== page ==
Might as well post a mini-rant.
You’ve seen this application, right?
Charmap from Windows 7 Starter. Undoubtedly it looks the same on other versions of Windows 7.
I’m a Linux and OS X guy. I haven’t used Windows for a long time. The last Windows version I used full-day was Windows 98SE, and I later got a used Windows XP laptop that sort of refused to start up again. Now I have a netbook with Windows 7 Starter. Yay!
It was kind of disappointing to see that charmap.exe still looks the same as it did in Windows 98SE.
Dammit, as far as my foggy brain can tell, it still looks the same as it did in Windows 3.1 when it was first introduced. Or something.
I’ve grown used to the gucharmap utility in Linux, and OS X’s character picker. Both of those allow me to search characters by Unicode name.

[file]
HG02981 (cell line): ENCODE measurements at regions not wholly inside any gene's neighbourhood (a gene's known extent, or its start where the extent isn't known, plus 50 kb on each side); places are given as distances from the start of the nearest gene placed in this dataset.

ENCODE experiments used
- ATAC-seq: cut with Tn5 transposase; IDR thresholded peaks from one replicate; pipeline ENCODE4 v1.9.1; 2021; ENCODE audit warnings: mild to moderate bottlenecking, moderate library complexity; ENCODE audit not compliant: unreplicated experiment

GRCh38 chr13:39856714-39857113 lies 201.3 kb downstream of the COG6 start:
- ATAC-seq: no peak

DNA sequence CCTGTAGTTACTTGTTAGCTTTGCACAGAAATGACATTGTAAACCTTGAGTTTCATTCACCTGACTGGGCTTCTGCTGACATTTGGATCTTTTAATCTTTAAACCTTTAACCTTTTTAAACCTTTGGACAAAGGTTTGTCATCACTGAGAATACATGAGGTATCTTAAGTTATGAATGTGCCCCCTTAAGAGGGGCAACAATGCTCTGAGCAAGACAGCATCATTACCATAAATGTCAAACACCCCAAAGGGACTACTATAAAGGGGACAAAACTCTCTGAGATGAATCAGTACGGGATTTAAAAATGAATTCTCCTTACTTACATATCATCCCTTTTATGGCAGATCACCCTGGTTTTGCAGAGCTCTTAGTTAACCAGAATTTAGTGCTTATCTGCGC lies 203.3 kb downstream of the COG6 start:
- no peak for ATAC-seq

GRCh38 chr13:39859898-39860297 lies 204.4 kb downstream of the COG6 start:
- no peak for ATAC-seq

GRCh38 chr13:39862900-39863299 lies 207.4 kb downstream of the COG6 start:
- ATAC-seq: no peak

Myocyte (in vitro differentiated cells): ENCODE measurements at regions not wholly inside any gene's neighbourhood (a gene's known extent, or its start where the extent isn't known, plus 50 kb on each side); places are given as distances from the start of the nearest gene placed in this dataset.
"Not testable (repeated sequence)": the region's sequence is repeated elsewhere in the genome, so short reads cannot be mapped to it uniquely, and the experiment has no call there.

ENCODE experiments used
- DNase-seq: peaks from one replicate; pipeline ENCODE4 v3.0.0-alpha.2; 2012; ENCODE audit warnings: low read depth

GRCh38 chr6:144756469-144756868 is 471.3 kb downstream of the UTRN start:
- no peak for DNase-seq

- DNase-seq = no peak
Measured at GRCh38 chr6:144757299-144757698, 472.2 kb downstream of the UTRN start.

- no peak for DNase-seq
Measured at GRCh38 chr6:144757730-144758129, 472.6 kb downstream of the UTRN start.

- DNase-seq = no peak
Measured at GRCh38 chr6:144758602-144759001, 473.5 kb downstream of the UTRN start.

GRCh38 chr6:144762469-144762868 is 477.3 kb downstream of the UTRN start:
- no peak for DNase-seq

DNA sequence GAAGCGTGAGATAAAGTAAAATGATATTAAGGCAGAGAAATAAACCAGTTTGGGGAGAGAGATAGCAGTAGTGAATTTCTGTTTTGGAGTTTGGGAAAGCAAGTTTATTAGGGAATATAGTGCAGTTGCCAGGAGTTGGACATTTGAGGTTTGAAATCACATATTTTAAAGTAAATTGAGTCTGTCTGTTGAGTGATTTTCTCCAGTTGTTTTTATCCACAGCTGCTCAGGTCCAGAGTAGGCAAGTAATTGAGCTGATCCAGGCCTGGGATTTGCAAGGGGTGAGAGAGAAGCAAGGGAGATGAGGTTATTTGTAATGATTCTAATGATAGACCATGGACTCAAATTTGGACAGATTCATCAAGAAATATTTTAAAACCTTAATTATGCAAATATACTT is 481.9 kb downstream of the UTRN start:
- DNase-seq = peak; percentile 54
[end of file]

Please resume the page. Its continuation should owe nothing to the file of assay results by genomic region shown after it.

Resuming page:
I know what the English speakers are thinking. “DUH. Windows Character Map has progressed beyond Windows 3.1 era, dammit! You can search for stuff. You just click on the ‘Advanced view’ checkbox in the bottom.”
And whadda ya know…
…it’s a search box.
Do you want to know what kept me from clicking the checkbox?
The checkbox didn’t say “advanced view”. Had it said that, I might have figured this out on my own.
It says “Näytä lisätiedot”, which translates back as “Show additional details”.
Usability geeks might have said that a checkbox that says “advanced view” is an affordance. Over the years, I’ve been conditioned to think that “advanced” modes might have some stuff that the basic modes don’t.
But the Windows translators, in their infinite wisdom, chose another affordance. When I see a checkbox that says “Show additional details”, I interpret that as “clicking that thing will show additional Unicode details, like related characters or stuff - that’s not what I’m looking for, usually, because I’m not that much of a Unicode geek”.
So why is search functionality hidden in “additional details” page?
gucharmap, the equivalent character map utility in GNOME, chose another path. It has menus. With a search function right where you expect it to be.
(Dunno why I’m ranting this much about this detail. It’s just kind of infuriating that a sloppy translation work can totally hinder use…)